Thirdly, we must listen to our well formed conscience, one that is formed by the scripture and teaching of the Church. Jesus speaks words that sting the conscience of the disciples about their unbelief in the past: “Oh, how foolish you are. How slow of heart to believe all that the prophets spoke.” The disciples do not argue with their mysterious companion on the journey but accept the rebuke of His words. This voice of consceince is one that convicts us of past wrongdoing and moves us to choose rightly in the future. Are we forming our conscience and listenig to the its voice in our daily life? The risen Christ continues to instruct us through our conscience and our attention to this voice determines our ability to recognize His presence in life.
Fourthly, we must also show loving concern for all people if we are ever going to recognize Jesus in our midst. The turing point towards faith in the risen Christ for the two disciples occured when they urged the stranger, “Stay with us, for it is nearly evening and the day is almost over.” Inviting a stranger into their home, they unknowingly prepared themselves for an encounter with the risen Christ that led to their recognizing Him in the breaking of bread. Pope Emeritus Benedict XVI has a similar warning, “Closing our eyes to our neighbors also blinds us to God.” Our ability to recognize Jesus depends on our ability to show loving concern to all people, born and unborn, rich or poor, young or old, male or female, etc.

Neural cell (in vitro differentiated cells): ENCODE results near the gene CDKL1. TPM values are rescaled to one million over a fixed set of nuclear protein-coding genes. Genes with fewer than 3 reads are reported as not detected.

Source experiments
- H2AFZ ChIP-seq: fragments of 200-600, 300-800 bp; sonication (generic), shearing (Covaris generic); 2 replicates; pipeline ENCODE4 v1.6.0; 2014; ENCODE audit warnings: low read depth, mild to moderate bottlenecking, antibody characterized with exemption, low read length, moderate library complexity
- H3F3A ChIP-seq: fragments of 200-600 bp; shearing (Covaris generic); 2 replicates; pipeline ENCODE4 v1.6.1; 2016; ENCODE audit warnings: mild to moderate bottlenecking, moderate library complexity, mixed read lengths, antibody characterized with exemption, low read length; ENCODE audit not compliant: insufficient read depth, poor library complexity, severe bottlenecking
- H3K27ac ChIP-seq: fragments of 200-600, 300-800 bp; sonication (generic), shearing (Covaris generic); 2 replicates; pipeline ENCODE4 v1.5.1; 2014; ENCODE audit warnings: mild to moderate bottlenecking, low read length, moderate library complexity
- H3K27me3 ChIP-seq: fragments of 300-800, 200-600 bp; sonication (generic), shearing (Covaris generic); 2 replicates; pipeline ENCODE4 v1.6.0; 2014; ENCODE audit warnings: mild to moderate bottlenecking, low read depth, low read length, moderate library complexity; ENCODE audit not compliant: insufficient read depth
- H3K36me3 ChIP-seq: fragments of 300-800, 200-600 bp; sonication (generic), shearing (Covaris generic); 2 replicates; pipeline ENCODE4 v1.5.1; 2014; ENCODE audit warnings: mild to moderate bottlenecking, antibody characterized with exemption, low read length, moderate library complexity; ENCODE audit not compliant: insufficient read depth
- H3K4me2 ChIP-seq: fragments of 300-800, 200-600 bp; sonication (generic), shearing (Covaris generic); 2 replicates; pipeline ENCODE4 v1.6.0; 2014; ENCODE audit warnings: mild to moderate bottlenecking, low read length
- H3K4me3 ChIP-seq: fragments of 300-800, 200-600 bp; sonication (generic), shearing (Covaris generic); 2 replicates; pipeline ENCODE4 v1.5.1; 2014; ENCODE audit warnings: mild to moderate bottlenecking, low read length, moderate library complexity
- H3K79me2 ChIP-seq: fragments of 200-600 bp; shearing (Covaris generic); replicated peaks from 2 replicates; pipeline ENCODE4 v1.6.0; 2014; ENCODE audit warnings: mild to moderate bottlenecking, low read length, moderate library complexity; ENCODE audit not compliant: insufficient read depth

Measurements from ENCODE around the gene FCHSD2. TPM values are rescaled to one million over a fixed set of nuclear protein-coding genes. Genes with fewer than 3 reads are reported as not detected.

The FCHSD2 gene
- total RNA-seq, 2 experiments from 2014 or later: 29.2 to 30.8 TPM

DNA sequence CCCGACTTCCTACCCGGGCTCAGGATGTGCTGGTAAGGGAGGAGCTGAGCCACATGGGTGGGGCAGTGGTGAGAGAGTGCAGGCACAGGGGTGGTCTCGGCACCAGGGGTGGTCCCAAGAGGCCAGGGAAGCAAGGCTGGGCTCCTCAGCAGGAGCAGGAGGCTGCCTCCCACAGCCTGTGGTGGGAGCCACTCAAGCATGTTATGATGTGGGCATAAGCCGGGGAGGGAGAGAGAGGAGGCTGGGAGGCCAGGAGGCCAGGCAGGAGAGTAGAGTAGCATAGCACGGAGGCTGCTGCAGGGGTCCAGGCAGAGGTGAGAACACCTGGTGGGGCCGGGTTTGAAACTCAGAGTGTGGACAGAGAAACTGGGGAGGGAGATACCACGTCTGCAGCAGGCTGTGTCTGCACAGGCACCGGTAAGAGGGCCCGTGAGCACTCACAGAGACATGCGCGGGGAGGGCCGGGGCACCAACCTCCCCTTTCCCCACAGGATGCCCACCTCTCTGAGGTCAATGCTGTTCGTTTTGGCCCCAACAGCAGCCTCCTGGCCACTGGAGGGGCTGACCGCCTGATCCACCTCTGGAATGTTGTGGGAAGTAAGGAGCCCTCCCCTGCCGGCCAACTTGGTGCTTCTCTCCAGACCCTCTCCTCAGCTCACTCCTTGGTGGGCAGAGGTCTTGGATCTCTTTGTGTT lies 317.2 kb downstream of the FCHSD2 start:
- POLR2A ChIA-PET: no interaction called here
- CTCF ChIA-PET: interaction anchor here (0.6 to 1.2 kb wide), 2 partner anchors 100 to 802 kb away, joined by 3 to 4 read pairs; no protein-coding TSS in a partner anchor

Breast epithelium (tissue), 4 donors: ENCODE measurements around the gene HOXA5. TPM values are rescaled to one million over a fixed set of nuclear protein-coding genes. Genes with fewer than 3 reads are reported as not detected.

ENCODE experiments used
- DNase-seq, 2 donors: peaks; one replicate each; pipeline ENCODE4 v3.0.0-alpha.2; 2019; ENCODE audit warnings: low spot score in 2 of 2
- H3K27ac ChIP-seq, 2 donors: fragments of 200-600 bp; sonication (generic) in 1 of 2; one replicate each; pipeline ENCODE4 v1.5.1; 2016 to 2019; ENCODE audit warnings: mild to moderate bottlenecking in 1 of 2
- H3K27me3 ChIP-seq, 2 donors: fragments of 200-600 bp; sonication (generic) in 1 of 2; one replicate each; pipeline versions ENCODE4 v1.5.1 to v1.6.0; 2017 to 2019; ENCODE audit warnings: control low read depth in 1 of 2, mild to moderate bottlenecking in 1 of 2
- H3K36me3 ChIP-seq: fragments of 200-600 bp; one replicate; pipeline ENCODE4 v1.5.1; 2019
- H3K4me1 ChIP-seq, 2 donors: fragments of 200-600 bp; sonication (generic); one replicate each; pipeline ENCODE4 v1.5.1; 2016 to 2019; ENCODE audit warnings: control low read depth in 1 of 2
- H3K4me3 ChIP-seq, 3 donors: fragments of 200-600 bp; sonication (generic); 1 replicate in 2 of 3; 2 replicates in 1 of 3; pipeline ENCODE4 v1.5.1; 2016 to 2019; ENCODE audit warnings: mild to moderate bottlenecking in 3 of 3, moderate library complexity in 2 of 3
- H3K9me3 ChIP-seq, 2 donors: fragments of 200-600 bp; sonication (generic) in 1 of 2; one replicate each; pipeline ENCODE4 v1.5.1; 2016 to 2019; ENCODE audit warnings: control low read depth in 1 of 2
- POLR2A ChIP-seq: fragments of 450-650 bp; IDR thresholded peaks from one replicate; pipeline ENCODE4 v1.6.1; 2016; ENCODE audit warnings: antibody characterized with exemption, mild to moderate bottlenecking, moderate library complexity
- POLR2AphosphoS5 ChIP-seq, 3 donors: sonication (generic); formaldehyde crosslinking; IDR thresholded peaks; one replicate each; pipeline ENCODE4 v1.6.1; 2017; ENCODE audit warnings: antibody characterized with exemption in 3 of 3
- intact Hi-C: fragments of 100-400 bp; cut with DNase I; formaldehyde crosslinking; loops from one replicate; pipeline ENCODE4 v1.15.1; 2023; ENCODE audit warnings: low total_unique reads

Lastly, the disciples had a willingness to make life changes. Upon recognizing the presence of Christ at the breaking of bread, they did not wait for daybreak but they “set out at once and returned to Jerusalem.” If we are searching for an encounter with Jesus, are we ready to make the changes that Jesus will demand from us? Are we willing and ready for a deeper conversion and a radical following of Christ that comes with a true encounter with Him? We cannot be longing for a deep encounter with Jesus while holding on to our own sinful and selfish ways of life.
Indeed Jesus is with us today and He walks and talks with us along our own earthly journey, providing us with countless opportunities to encounter Him and to recognize His presence with us. He will never abandon us because, though “all things were created for Him and by Him,” (Col 1:16) He did not hesitate to shed His precious blood to ransom us from the futile life of sin. He has done for us what only He could do for us and is doing for us now what no mortal could ever dream of. His blood assures us that we will never be abandoned in life and in death. He is closer to us than any of our celebrities and He has done and will do anything to bring us to recognize His presence amongst us and to give joyful witness to Him.
As we encounter Him in the breaking of bread in this eucharist, if we fail to recognize His sacramental presence with us, if we fail to recognize His presence in our lives, we will be pathetic witnesses of His Resurrection and we will always be sad.
Glory to Jesus!!! Honor to Mary!!!